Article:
Source: Cooking The Co-op Way Cookbook (1960)

Interested in trying a new recipe or two? You’ll find over a dozen ideas here.

Pickling Spice Blend: Recipe

Combine 2 TBS each:

allspice berries
cardamom seeds
coriander seeds
whole cloves
mustard seeds


2 bay leaves (crumbled)
2 cinnamon sticks (broken)
2 small pieces dried ginger root (chopped)
2 small dried red chilies (crushed) or 1-2 tsp hot pepper flakes.

  • Store in a tightly sealed container until ready to use.

Source: The Complete Book of Year-Round Small-Batch Preserving (Ellie Topp and Margaret Howard)

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    • Bill Tom

    keep away from water, this is Another main reason that spoils the pickle. alwasy use dry spoons or sticks while taking out of jar….

    • dordes

    Good tips.Use sterilised jars.Thank you

    • Half Assed Kitchen

    I’m trying something called Refrigerator Pickles right now, where you layer fresh dill and sliced cucumbers, cover them with a brine of water, vinegar and salt and refrigerate. Will let you know how it goes.

    • Jinny

    I’m using a recipe from a friend called “Crystalized Pickles”.I’m new at this and have followed directions but,after the pickles have sat in brine for 2 weeks, they have a bad smell. Is this normal our should I follow my instincts and toss them?

      • jean

      Jinny, 2 weeks brine is normal, smell might be the normal. you might also be smelling the “scum” which forms naturally. that should be removed daily, but rather than throw out two weeks of pickle work, use your sense of feeling, are the cucumbers still decent feeling and looking? I am sure you know a rotten cucumber, lets hope you don’t have a load of those. also, the container to use when brining cucumbers is glass, a crock, or stainless steel. Good luck, i have sweet chunk pickles in their sugar/vinegar solution now, so my kitchen does smell nice. jean 8-2012 Hope your message was not ages old, no dates on this web site, so WHO knows. Date your words folks!!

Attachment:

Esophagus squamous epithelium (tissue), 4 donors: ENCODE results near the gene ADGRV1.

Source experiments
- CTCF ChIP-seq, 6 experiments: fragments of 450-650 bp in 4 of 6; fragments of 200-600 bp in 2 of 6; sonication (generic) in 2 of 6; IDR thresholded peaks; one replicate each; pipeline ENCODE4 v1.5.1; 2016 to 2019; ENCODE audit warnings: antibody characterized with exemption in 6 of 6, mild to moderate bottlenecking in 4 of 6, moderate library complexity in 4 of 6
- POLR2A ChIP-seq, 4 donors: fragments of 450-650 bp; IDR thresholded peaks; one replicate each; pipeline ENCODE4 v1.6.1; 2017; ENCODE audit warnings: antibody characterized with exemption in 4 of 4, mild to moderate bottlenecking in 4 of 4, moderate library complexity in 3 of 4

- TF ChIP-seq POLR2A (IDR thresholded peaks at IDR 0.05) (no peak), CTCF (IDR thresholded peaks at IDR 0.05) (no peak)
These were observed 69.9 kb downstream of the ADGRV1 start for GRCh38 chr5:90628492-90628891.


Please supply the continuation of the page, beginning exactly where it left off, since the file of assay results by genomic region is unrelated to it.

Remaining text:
• Mike

    just finished batch of sweet chunk pickles. I opened a jar to test, and found that they are soft. Will they continue to get softer, or will they stay in the current condition? I noticed that they were not very crisp when taken out of the final brine? Advice? I want to do another batch, with better results.

      • Traci

      I use alum or veggie fresh in my pickles to keep them crisp. 1/2 of a tsp. Per quart. Make sure your pickles are very green. If you use pale looking cucumbers they will be soft.

    • Beccatrue

    I swear by ” well water” vs “city treated ” water in my pickles. I get a much crisper, cleaner pickle.

    • Ginger

    Hi, I wanted to know how to store the cucumbers until we harvest enough to make a batch of refrigerator dills? in the frig, in water or ?

      • charlie

      I store in ice coolers with some frozen bottled water. They will stay fresh up to 5 days. Ideal temperature should be between 45 and 50 degrees.

    • Marianne Saman

    I have been making sweet pickles for 30 years and this is the first year, I’ve had so many shrivelled , tough pickles. I had to discard the first batch . The brine is 2 cups pickling salt to 16 cups cold water. I use stainless steel pots to keep them for 5 days. I can no longer find cassia buds and have to use cinnamon and cardamom as a substitute. What am I doing wrong this year???

    • Christi Miller

    I’m making cherry leaf pickles and found the top layer rotted. I removed them and the lower cucumbers are still firm…can I continue to process them or is the entire batch bad? Should I replace the brine if I continue?